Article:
We just published a paper in PNAS that showed something really cool. In summary, we identified the small molecules produced by an inedible bacterium and used as weapons against other clones and secret sauce for the host Dictyostelium discoideum clone. Second, we showed that the host also carries a variant of that weapon Pseudomonas fluorescens clone that has become edible by losing a whole suite of defensive pathways with a single stop codon. Third, we showed that the food probably evolved from the weapon.
What do I mean by we? The work was a wonderful collaboration between two labs, one with a focus on small molecules in symbioses and the other with a focus on social evolution in microbes. The two postdocs that did most of the lab work were chemist Pierre Stallforth at Harvard, and biologist Debbie Brock at Washington University in St. Louis. Also involved were a graduate student at Harvard, Alexandra Cantley, and another postdoc, Xiangjun Tian, at Washington University in St. Louis. The lab heads who were very invoved were Jon Clardy at Harvard and David Queller and me at Washington University in St. Louis. We all contributed hundreds of hours to this project which began more than two years ago.
I could tell you exactly what each of us at Wash U did, down to all the lab meetings, discussions, email exchanges as we struggled to get everything just right after we had spent two years in research. I could show you earlier versions of figures that needed to be changed. I could simply leave it at the 86 between-group emails I have in my mail from Pierre. Written and verbal communications with Debbie would be in the thousands. The point is, this really was a team effort. Remove any member of the team and the paper would not have existed in anything like its current form. Fundamental insights on the significance of the discoveries that helped meld the paper came from everyone. We worked well together.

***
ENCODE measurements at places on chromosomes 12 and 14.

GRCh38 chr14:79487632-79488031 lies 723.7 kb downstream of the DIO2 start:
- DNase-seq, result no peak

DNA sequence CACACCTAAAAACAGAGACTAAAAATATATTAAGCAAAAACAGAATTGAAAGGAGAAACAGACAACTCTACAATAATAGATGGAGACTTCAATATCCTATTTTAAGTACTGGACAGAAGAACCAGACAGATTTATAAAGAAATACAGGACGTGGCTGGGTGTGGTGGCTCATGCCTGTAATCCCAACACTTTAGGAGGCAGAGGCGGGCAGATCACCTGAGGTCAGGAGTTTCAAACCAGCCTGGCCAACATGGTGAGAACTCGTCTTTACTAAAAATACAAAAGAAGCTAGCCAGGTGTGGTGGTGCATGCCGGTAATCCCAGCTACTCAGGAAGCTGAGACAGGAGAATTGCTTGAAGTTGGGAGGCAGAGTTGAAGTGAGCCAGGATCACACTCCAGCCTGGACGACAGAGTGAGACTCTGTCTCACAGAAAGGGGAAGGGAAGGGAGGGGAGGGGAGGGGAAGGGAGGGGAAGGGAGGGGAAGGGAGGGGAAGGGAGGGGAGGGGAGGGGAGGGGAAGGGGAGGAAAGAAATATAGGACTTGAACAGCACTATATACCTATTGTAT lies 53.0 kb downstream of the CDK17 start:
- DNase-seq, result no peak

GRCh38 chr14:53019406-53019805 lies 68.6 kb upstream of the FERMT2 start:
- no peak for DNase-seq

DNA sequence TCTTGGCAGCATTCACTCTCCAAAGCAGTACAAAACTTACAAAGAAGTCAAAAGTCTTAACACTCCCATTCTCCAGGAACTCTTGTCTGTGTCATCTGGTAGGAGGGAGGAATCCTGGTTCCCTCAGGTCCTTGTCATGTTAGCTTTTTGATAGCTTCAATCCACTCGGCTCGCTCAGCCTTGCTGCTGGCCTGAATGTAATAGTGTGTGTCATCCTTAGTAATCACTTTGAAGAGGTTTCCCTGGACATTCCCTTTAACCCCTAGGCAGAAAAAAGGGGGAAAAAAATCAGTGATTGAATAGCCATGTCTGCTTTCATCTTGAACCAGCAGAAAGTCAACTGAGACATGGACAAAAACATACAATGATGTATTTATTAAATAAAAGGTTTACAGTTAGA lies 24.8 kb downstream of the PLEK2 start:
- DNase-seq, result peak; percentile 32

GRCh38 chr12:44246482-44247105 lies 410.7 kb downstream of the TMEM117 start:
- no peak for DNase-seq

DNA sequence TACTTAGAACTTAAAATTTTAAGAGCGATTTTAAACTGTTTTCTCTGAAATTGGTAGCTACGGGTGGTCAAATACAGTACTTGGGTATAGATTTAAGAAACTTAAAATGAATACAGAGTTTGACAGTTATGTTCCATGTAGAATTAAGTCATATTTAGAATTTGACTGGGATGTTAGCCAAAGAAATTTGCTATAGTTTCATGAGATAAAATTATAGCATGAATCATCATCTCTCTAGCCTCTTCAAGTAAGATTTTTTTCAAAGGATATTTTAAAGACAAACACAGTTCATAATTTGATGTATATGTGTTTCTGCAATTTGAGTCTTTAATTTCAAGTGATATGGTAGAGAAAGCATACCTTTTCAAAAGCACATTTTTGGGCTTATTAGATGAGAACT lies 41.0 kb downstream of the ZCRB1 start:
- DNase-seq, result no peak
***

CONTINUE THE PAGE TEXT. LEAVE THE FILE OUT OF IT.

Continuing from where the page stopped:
So why am I so cranky? It is because reporters end up telling the story that is seen by most people and this time one of the best messed up. I understand that a reporter wants to tell the story and doesn’t really care about who did what. But if they are going to use names, they should get it right. They cannot assume that the work was done only in the lab of the last author, for example. Sometimes the last author isn’t even the lab head, even when that head is deeply involved in the research and secured the funding for it.
In this particular case that has me so bothered, Ed Yong initially made the work sound like it came entirely from the Harvard lab and left us out completely. Someone must have told him how inaccurate this is, or maybe he saw my Facebook post. He fixed it by adding in our postdoc, Debbie Brock, calling her the team leader and the Harvard postdoc Pierre Stallforth a postdoc. It is fine to keep the names to the two main postdocs, I suppose, if he called them that. You would think the brilliant Ed Yong would get it right the second time around. Remember that he is one of my very favorite science writers.
The public misunderstands both the content and the process of science so much, reporters should take care to get both right. Every author on that paper did something important. I feel sad when the human side of the story gets corrupted.